Catalan independence tops the list of polarizing issues in Spanish politics. But in the United States, it’s met mostly with mild curiosity. Puigdemont, who spent decades as a journalist before entering politics, is versed in the contrast between this domestic contentiousness and foreign indifference. In 1994, he published Cata … What? Catalonia as Seen by the Foreign Press — a book about articles like this one.
Catalonia’s view of itself, and interest in the way others see it, must be understood in the context of Spain’s 20th-century history. During his almost four-decade reign, Spanish dictator Gen. Francisco Franco suppressed Catalan identity and banned the Catalan language. Since the drafting of democratic Spain’s constitution in 1978, the region has enjoyed a degree of autonomy, continuing a centuries-old tradition of self-governance.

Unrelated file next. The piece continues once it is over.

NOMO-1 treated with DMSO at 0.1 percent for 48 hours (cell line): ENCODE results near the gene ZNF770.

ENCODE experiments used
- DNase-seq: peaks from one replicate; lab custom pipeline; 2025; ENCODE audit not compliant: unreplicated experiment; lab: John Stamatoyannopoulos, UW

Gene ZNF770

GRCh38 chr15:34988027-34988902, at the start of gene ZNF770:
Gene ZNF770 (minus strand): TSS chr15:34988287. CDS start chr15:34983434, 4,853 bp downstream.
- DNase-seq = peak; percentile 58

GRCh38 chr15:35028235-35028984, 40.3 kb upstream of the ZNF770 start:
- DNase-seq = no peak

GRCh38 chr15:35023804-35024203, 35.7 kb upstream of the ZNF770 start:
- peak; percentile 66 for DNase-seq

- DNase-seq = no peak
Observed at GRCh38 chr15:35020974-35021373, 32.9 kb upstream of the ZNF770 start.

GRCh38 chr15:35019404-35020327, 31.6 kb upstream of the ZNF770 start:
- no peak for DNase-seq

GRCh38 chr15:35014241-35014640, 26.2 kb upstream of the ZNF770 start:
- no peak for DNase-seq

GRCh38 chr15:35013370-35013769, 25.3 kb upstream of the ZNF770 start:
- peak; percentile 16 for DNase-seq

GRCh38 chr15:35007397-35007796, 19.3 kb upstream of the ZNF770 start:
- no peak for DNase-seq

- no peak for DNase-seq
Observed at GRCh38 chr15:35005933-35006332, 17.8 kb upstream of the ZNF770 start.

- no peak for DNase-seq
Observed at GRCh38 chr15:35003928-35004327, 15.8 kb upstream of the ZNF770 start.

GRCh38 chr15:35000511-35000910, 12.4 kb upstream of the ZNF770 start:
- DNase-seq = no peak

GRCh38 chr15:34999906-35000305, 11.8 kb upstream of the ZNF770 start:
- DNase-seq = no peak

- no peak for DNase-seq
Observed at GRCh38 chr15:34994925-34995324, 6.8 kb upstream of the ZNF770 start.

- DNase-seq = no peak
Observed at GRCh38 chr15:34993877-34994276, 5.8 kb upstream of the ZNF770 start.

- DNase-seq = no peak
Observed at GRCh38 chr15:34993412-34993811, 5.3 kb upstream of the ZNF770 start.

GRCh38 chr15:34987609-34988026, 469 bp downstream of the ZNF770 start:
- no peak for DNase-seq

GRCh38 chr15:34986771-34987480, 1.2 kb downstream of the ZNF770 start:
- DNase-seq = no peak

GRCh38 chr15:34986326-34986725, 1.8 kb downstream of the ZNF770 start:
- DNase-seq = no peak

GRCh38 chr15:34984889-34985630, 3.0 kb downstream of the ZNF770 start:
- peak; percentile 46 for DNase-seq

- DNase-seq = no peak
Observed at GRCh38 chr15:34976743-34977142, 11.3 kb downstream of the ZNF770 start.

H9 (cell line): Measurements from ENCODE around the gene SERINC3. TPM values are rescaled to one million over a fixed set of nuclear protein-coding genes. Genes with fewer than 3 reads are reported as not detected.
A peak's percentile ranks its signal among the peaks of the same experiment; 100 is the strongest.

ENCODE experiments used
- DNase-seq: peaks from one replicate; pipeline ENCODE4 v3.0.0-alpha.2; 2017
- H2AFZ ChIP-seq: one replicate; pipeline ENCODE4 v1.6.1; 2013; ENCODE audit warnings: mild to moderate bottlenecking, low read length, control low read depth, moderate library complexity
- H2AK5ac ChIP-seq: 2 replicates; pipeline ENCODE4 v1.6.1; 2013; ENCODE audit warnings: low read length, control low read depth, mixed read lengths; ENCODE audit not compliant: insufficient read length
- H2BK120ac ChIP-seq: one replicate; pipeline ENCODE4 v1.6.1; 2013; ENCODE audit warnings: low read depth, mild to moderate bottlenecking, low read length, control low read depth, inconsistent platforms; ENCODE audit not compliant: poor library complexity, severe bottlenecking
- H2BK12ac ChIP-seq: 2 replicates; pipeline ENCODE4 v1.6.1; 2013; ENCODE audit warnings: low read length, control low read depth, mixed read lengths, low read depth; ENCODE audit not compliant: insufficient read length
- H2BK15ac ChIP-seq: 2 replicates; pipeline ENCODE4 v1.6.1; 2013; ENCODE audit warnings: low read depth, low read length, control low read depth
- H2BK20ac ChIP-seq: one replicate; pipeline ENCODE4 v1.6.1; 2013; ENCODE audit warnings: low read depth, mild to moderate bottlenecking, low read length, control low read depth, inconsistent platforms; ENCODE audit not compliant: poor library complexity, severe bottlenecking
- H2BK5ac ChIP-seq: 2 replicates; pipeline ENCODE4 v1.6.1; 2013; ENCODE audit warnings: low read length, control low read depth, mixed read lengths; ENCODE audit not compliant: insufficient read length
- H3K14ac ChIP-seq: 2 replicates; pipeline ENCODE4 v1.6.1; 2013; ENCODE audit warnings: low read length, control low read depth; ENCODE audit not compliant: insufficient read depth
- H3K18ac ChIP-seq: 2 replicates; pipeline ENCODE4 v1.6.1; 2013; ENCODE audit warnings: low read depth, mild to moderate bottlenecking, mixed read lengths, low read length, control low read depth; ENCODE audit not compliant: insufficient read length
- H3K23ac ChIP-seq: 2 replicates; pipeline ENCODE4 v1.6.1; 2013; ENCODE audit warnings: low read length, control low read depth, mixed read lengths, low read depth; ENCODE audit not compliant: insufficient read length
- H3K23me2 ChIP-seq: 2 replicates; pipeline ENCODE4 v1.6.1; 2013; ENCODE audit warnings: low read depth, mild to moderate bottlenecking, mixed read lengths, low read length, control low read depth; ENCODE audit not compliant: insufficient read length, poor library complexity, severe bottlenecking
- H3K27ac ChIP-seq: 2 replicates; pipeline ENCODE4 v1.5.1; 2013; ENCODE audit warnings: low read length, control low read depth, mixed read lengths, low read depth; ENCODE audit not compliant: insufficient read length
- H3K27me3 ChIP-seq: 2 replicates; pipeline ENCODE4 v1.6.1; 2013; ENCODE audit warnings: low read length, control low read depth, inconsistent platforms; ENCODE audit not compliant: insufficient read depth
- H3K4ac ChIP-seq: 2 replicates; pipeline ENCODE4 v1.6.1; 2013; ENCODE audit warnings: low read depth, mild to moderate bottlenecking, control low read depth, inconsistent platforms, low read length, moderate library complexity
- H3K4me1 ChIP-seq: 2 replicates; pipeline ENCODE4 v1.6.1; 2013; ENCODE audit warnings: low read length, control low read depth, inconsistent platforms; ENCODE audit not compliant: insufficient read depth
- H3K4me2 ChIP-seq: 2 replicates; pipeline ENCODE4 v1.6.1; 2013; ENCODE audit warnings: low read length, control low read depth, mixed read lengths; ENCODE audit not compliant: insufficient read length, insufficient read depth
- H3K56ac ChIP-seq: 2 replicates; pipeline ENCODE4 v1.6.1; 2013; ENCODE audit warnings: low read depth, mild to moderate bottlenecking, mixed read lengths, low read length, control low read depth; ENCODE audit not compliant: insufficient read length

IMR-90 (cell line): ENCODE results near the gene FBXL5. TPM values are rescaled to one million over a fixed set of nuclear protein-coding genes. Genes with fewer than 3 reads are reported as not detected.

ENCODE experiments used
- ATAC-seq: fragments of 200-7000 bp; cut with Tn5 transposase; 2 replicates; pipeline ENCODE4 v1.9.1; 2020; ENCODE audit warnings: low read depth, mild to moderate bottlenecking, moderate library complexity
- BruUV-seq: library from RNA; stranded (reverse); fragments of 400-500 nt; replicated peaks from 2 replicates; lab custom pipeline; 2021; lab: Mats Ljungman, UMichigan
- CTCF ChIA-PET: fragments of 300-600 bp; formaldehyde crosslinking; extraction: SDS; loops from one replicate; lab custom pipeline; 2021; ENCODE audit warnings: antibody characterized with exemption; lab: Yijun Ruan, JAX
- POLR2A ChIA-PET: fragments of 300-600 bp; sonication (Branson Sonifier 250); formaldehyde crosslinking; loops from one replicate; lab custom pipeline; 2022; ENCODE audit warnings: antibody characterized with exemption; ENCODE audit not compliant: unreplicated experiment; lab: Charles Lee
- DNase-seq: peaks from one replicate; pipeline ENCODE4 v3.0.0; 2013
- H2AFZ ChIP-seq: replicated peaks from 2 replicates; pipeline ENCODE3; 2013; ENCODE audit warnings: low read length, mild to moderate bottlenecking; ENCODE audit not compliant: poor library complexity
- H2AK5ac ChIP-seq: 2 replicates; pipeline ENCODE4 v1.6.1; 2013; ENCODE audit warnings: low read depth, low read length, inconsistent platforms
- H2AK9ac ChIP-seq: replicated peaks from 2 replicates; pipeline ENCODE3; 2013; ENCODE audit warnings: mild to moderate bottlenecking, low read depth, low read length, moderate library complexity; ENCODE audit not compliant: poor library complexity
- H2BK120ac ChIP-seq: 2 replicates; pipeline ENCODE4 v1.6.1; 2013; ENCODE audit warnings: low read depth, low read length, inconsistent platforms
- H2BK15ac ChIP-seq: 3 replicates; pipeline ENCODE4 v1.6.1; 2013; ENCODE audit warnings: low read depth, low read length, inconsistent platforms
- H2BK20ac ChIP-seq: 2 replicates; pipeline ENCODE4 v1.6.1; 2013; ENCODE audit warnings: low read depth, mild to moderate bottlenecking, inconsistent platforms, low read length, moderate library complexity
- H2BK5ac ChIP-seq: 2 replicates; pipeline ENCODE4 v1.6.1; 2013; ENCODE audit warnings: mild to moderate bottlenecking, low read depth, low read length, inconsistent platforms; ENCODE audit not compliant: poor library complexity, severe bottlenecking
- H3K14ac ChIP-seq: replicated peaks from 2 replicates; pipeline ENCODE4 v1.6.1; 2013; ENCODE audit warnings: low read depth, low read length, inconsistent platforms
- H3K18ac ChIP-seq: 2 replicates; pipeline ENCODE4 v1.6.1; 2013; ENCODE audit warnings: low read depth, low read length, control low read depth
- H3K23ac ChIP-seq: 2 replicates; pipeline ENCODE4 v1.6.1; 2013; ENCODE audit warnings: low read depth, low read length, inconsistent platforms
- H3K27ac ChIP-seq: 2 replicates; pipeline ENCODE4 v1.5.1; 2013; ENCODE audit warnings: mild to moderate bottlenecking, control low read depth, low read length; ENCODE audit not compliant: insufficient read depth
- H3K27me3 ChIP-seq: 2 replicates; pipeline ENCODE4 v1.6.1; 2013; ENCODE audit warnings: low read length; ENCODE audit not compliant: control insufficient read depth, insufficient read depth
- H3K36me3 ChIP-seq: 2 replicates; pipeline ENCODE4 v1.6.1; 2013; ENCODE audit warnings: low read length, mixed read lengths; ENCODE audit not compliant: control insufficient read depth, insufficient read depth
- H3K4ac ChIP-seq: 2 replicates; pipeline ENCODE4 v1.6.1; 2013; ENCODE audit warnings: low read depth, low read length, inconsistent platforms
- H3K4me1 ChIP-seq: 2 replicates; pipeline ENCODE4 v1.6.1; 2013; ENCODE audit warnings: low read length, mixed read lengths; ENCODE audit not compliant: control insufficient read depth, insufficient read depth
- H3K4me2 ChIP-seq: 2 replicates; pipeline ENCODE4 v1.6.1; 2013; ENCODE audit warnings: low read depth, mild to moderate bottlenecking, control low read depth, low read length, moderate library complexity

In recent years, support for the independence movement has grown, with more people in favor than against, according to a poll conducted last year by the regional center for sociological research. For many Catalans, the current configuration is unsatisfactory. The region claims only limited fiscal and political autonomy. It has its own parliament and executive bodies, with extensive control over its affairs. However, Catalonia produces more value for the government in Madrid than it gets back. Many Catalans believe they bear an unfair tax burden and blame the central government for the country’s debt crisis. Critics of the independence project see the region’s identity politics as a mask for these economic concerns.